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Breakingviews - China’s economic slouch will rattle cult of Xi

The cult of Xi Jinping is due to weaken alongside China’s $12 trillion economy. His muddled policies will keep growth slouching toward 6 percent. That could embolden a long-subdued reform faction to push back. Investors would get more defaults, fewer crackdowns on tech titans, and faster market opening.

Breakingviews - Didi seizes the wheel of a Chinese carmaker

China's Didi Chuxing will seize the wheel of a carmaker in 2019. Similar to global peers, the $56 billion ride-hailing unicorn has tied up with traditional manufacturers. Falling valuations in China's car sector will inspire boss Cheng Wei to buy a brand.

Breakingviews - Indian unicorns will feast on richer pastures

Indian unicorns will feast on richer pastures in 2019. Restaurant search firm Zomato, ride-hailing firm Ola and hotel-rooms aggregator Oyo are leading the charge overseas by the country’s largest tech companies. A complex home market, a big diaspora and deep-pocketed backers will ensure success rarely achieved by Asian startups in far-flung lands.

Breakingviews - Facebook might be the JPMorgan of the tech world

If Facebook can negotiate a difficult year ahead, it may be on its way to becoming Silicon Valley’s version of JPMorgan. A decade ago, financial firms were taking a whipping from politicians, just as tech companies are today. As Jamie Dimon’s bank shows, those who survive the process can end up even stronger.

Breakingviews - Canada faces off against vampire squid to south

Canada’s biggest economic threat is sitting across the border. Even though the country managed to salvage a trade deal with its southern neighbor and Mexico in 2018, aggressive economic policies have turned the United States into Canada’s own vampire squid. Forecast GDP growth of 2 percent in 2019 is Prime Minister Justin Trudeau’s to lose.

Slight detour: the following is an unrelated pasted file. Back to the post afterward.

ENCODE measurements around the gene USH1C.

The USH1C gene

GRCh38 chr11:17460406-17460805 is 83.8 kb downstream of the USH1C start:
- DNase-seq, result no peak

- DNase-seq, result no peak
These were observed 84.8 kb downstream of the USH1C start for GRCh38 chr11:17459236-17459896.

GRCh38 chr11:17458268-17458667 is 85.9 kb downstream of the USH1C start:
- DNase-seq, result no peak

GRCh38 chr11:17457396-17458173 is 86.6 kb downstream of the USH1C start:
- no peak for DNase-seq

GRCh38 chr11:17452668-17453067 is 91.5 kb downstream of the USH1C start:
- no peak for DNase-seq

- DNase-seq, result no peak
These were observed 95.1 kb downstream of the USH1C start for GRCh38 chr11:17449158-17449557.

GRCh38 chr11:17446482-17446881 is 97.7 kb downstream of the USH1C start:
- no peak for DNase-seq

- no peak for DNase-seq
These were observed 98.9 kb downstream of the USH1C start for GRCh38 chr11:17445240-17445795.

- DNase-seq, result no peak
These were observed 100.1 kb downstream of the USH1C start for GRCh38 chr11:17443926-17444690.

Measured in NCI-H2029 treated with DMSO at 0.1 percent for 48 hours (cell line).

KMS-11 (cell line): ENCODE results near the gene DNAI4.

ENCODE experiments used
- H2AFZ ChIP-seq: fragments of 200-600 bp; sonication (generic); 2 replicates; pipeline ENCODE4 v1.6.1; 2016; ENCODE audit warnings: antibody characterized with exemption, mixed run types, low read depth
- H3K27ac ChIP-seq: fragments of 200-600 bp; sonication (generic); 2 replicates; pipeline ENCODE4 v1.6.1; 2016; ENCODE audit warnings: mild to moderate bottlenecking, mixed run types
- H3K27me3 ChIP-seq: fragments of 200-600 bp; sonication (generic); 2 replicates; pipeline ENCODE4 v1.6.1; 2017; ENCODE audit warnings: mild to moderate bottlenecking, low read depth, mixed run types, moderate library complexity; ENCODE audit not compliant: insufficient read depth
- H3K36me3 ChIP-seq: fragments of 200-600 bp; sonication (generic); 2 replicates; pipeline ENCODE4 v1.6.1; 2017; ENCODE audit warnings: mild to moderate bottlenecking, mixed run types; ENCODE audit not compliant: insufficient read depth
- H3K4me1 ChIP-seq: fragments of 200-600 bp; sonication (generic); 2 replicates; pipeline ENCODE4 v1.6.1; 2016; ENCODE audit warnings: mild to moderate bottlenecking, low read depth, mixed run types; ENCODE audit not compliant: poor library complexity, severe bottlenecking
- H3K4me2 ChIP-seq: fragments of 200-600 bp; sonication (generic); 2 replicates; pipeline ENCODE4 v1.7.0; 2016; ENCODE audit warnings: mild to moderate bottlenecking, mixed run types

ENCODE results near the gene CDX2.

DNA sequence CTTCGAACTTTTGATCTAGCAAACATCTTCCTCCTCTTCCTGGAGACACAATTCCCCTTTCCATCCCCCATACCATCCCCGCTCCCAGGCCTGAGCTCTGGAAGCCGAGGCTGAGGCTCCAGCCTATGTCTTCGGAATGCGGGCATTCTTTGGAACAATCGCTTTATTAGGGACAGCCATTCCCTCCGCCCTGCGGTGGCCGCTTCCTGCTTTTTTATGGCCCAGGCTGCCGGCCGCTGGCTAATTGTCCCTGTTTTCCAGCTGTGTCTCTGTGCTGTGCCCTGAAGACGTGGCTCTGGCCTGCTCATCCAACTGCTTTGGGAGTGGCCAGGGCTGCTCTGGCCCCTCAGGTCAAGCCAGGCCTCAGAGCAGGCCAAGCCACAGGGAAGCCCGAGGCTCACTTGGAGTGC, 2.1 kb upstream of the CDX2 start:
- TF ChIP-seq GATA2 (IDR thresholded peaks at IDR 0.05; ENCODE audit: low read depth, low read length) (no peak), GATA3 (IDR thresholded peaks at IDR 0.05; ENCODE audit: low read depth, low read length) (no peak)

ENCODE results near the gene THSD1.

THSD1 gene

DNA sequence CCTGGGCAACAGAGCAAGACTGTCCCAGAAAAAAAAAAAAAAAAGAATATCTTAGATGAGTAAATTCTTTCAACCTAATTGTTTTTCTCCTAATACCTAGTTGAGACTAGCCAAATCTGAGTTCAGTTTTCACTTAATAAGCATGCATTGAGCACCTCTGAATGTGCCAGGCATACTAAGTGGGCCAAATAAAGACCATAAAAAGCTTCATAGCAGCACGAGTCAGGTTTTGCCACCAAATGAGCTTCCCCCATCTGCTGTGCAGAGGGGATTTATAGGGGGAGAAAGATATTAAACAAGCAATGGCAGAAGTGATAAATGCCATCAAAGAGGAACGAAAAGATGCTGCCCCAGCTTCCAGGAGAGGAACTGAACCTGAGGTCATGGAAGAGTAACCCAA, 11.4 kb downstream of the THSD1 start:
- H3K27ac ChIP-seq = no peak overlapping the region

Breakingviews - The Exchange: Gary Shteyngart

To create the hedge fund manager character Barry Cohen – the protagonist in his latest novel “Lake Success” – Shteyngart spent lots of time with real-life financiers, from quants to activists. He discusses what he learned about Wall Street and the money business with Rob Cox.

J&J’s talc crisis will linger for years

Johnson & Johnson's talc crisis will linger for years. Investors erased $40 billion of its market value on Friday, after Reuters revealed the U.S. healthcare giant knew for decades its baby powder was sometimes tainted by asbestos. The company says the story is an “absurd conspiracy theory” as “every method available to test J&J’s talc for asbestos has been used by J&J, regulators, or independent experts, and all of these methods have all found th

China’s social credit poses rising risk to CEOs

China’s “social credit” system is another worry for executives, as tensions spike over the arrest of a Huawei executive at U.S. behest. The government's plan to blacklist people and companies for misbehaviour is widely misunderstood. But its implications for business should raise eyebrows. By holding executives accountable for their company's misdeeds, it blurs the already fuzzy Chinese line between corporate and personal interests.

Breakingviews - Review: The attack of the killer fridges has begun

The world is ever more connected via the internet, from cars and power grids to home appliances and toys. That means ever more things are dangerously hackable, security expert Bruce Schneier writes in “Click Here to Kill Everybody.” The title is hyperbolic, but not by much. In some ways, the attack of the killer fridges has already begun.

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